Pig Tales–The Book

PIG TALES Cropped cover new

Pig Tales: An Omnivore’s Quest for Sustainable Meat

By Barry Estabrook

Published by W. W. Norton



Barnes & Noble






Advance Praise for PIG TALES


Kirkus Reviews—Starred Review!

 “A thoroughly researched, deftly written piece of investigative journalism.”


“Estabrook turns his keen journalistic eye to pig production: getting naked with a commercial pig farmer, hunting with a feral pig rustler, and digging deep into the environmental impact of  ‘Big Pig.’  While this might make you think twice about eating bacon, he provides balance in the engaging tales of farmers and processors who are thoughtful and eminently human, who treat their pigs with care. That’s where he finds hope and grace for all of us. This book is a must read.”

–Cathy Barrow, author of Mrs. Wheelbarrow’s Kitchen

“Before Tomatoland, I thought I knew about the American way of farming.  Barry Estabrook proved that I was wrong, painting a devastating portrait of what was really taking place out in the fields.  It changed the way I cook and eat. Pig Tales is even more illuminating, a window into the world of pigs and pig farmers that every American omnivore needs to read. You will never look at a piece of pork in quite the same way.”

–Ruth Reichl author of Delicious!

“Estabrook tells two powerful stories here.  The first is about the appalling ways in which Big Pig raises animals, pollutes the environment, and uses the political system to avoid and fight regulation.  The second is about how skilled animal husbandry and respect for the intelligence of pigs produces calmer animals, more delicious meat, and a far more satisfying life for farmers and pigs alike.  Pig Tales is beautifully written.  It is also deeply touching.”

–Marion Nestle, Professor of Nutrition, Food Studies, and Public Health at New York University, and author of Eat, Drink, Vote: An Illustrated Guide to Food Politics

“I’ve been a student of the pig for more than a decade and have come to understand this animal as something of a miracle worth revering, exploring, studying, caring for, and, yes, eating. The pig is one of a handful of animals we raise for our food, yet it is like no other creature, and one especially worth honoring. In Pig Tales, Barry Estabrook puts his substantial reporting, story-telling and writing talents in the service of the pig. He documents the horrors perpetrated in America on this miracle creature, the human thoughtlessness that allows it, but he also describes the ways to break away from those horrors, right now. Most importantly, by focusing on the pig, and the people who raise them, hunt them, revere them (Temple Grandin, the author himself, for instance), his story illuminates how we can change drastically and fundamentally the way we raise animals for food. Finally, this book shows how important it is for us to better understand all of our food, beyond the pig, how our is grown and raised and distributed before it reaches our families’ kitchens. This book appalled me, terrified me, and then filled me with hope.”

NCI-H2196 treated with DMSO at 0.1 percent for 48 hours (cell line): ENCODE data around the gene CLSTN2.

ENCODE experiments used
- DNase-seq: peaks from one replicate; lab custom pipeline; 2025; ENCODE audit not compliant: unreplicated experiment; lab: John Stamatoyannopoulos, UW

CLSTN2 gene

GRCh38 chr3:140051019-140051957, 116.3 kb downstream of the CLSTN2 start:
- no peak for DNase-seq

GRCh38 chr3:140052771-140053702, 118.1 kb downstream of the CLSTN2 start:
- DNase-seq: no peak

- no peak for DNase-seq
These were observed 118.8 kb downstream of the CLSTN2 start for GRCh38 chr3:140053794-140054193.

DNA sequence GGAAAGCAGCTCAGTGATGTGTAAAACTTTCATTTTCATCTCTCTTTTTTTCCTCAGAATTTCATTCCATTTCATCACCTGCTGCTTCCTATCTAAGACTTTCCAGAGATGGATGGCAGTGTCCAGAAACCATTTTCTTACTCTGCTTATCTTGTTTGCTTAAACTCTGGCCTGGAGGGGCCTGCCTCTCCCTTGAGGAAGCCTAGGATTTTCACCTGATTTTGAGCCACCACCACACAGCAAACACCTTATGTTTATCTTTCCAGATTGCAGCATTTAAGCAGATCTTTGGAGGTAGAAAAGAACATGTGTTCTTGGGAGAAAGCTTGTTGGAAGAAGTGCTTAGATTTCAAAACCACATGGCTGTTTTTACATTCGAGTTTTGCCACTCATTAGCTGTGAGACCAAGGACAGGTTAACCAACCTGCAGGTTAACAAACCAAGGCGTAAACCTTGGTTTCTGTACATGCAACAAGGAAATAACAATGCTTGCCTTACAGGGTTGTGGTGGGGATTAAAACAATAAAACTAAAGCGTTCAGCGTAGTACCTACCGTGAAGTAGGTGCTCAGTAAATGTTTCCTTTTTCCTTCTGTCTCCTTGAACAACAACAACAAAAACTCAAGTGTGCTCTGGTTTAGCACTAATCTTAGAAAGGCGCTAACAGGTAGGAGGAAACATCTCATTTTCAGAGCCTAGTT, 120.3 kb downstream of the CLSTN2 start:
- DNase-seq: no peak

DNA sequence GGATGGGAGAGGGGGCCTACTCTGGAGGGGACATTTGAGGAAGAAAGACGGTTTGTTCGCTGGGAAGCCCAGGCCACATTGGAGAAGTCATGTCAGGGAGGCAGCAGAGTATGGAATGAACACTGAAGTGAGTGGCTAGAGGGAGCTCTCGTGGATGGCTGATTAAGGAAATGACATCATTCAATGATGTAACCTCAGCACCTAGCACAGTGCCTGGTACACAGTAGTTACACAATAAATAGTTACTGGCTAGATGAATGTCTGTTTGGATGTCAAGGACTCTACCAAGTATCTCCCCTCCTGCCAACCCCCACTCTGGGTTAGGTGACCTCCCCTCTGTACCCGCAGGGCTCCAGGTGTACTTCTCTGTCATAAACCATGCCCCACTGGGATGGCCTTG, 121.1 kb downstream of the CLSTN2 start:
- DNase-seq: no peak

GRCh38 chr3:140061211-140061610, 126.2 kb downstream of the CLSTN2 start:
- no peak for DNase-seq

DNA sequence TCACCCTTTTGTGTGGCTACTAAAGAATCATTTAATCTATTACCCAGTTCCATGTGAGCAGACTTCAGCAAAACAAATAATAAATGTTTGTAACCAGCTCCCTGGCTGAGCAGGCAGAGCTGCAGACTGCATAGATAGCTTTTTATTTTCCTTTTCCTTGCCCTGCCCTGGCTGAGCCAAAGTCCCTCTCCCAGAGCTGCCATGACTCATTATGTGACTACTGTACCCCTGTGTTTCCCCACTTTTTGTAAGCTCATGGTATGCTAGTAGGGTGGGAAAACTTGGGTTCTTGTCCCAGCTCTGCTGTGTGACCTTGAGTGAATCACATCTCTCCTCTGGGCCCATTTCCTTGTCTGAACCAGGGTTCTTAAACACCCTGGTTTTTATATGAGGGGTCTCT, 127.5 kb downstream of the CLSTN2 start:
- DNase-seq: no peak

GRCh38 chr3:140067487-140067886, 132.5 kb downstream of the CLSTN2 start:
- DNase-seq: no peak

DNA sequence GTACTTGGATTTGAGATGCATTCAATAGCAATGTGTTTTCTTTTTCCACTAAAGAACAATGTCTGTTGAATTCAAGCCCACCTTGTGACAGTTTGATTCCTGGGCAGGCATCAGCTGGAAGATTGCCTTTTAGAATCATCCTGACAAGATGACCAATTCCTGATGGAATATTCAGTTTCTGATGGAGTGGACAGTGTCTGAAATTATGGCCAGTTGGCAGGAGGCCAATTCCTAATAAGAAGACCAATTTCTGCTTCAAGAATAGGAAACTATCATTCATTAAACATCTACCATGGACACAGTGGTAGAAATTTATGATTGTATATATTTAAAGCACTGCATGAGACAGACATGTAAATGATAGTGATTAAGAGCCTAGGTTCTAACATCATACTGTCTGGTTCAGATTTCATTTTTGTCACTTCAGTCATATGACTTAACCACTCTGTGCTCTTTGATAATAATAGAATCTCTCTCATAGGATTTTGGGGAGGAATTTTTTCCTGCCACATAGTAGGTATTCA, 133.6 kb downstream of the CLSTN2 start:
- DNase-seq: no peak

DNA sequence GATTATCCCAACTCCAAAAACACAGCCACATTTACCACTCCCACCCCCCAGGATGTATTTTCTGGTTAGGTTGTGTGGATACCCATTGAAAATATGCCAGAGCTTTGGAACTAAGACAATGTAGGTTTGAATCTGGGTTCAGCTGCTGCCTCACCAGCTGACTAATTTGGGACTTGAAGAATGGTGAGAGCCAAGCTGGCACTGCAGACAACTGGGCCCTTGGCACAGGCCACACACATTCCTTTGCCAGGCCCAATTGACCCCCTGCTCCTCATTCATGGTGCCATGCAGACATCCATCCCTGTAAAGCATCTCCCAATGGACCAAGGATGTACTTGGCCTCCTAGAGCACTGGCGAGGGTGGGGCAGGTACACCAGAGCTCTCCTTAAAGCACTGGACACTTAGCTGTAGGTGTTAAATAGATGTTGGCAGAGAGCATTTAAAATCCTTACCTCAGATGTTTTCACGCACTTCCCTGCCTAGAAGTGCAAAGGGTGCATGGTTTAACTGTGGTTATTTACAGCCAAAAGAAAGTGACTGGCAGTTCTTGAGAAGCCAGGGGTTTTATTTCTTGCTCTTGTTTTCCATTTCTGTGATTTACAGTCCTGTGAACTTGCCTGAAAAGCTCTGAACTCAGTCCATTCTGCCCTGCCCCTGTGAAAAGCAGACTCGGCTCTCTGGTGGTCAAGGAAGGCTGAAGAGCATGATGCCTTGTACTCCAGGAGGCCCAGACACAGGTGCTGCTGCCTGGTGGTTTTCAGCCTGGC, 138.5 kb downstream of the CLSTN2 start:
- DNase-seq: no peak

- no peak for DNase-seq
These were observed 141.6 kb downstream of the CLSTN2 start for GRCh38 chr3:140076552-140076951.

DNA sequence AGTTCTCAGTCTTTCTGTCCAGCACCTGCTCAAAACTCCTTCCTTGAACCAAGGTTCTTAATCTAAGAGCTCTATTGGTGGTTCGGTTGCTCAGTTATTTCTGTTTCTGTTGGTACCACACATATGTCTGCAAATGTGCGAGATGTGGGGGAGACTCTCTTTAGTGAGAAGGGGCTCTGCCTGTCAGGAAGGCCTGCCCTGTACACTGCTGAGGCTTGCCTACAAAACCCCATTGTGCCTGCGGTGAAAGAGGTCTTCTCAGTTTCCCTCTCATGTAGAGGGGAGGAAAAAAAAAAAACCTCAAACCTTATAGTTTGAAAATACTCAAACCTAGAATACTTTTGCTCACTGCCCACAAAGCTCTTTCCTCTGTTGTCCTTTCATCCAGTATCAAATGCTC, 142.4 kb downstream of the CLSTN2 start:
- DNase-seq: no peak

–Michael Ruhlman, author of Charcuterie and Salumi.

“Barry Estabrook has written a beautiful and clear-eyed examination of the world of pigs and pig farming. With his engaging prose and soulful, riveting stories, he illuminates the complexities of the pig industry, and the desperate need for reform. And he gives us hope, too, by telling the stories of the people who care for these remarkable animals—and the land—for future generations.”

–Alice Waters, Chez Panisse


From Publishers Weekly:

In the 2011 bestseller Tomatoland, Estabrook took on industrial agriculture, faulting it for destroying the crops we eat. In this fascinating volume, Estabrook turns his attention to hog farming and the natural history of the pig. Although he lives on 30 acres in Vermont and has some pig farming experience, Estabrook eschews the common “going back to the farm” storyline in favor of an investigative journalism tack. In elegant prose, he highlights various topics such as porcine intelligence, the pig’s ability to destroy a landscape, hunting wild hogs, industrial hog farming, conditions in livestock processing plants, and sustainable “retro hog raising.” Some of his points aren’t groundbreaking–he scorns factory farms that poison the pigs and the land, while praising local farmers who respect their pigs and their customers’we11-being and offer tasty and healthier pork-but he has an admirable ability to clearly portray each person with a connection to hog farming, swine research, or animal rights, creating a personal connections that go beyond facts and figures.




What the publisher has to say about Pig Tales

An eye-opening investigation of the commercial pork industry and an inspiring alternative to the way pigs are raised and consumed in America.